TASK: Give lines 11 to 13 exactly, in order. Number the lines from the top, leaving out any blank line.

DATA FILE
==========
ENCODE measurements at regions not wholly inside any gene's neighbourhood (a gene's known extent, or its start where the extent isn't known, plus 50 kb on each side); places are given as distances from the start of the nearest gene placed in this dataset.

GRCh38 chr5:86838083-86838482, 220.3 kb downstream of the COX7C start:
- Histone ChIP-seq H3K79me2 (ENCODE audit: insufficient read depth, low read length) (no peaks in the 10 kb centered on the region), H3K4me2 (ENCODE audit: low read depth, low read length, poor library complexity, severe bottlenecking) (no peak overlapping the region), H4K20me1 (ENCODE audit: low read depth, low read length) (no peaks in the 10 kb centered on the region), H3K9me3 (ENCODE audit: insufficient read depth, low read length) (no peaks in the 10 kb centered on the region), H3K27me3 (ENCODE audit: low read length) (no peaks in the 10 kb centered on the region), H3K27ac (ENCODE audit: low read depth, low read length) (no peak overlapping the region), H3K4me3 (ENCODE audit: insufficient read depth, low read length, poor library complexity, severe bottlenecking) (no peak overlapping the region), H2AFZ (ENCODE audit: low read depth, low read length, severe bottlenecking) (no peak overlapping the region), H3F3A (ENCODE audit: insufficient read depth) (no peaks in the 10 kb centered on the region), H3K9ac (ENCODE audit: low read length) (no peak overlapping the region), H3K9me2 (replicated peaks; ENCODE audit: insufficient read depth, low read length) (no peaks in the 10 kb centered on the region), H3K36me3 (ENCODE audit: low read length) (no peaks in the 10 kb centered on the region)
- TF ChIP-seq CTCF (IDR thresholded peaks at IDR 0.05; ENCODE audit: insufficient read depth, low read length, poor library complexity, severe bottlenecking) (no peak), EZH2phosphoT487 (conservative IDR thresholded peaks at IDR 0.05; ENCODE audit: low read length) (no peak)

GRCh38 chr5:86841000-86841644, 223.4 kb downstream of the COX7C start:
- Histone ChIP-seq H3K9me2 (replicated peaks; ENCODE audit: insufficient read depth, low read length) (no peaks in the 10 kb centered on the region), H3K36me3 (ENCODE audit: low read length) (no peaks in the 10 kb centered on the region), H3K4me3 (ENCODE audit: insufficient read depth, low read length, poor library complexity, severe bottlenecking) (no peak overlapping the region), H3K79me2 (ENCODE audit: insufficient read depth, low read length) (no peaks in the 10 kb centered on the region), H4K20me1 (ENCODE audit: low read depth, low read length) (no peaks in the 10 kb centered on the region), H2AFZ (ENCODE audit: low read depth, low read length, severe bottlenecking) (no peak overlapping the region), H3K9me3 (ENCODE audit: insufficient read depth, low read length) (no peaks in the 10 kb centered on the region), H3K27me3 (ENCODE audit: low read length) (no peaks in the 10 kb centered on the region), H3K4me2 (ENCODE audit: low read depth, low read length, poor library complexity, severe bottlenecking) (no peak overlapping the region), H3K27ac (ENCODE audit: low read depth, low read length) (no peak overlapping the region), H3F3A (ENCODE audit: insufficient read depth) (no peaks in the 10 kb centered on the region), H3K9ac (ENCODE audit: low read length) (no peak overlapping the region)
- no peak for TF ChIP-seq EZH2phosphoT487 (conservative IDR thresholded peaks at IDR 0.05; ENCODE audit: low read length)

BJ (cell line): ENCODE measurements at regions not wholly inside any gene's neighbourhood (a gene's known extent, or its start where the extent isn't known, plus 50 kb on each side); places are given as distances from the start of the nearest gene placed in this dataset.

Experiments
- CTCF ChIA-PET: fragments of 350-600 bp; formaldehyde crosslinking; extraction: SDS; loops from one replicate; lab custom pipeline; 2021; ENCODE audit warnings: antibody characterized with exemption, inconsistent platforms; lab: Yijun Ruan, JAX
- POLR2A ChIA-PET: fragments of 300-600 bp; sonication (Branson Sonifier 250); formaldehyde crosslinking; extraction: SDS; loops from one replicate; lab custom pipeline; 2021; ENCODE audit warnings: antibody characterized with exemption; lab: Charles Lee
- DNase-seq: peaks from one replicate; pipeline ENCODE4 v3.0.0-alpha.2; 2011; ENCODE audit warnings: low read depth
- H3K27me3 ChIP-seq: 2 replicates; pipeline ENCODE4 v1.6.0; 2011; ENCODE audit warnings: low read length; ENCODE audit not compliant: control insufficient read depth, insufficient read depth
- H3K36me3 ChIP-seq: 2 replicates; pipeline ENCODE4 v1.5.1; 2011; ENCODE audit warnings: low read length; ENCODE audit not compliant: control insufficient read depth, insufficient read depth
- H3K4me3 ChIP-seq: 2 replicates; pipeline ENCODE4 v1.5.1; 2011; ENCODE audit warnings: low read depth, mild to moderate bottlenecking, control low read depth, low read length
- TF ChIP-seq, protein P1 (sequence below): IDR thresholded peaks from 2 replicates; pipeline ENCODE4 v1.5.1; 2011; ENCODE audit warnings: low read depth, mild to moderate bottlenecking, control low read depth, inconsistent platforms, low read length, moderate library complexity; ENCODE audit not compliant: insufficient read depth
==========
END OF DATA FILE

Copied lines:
- POLR2A ChIA-PET: fragments of 300-600 bp; sonication (Branson Sonifier 250); formaldehyde crosslinking; extraction: SDS; loops from one replicate; lab custom pipeline; 2021; ENCODE audit warnings: antibody characterized with exemption; lab: Charles Lee
- DNase-seq: peaks from one replicate; pipeline ENCODE4 v3.0.0-alpha.2; 2011; ENCODE audit warnings: low read depth
- H3K27me3 ChIP-seq: 2 replicates; pipeline ENCODE4 v1.6.0; 2011; ENCODE audit warnings: low read length; ENCODE audit not compliant: control insufficient read depth, insufficient read depth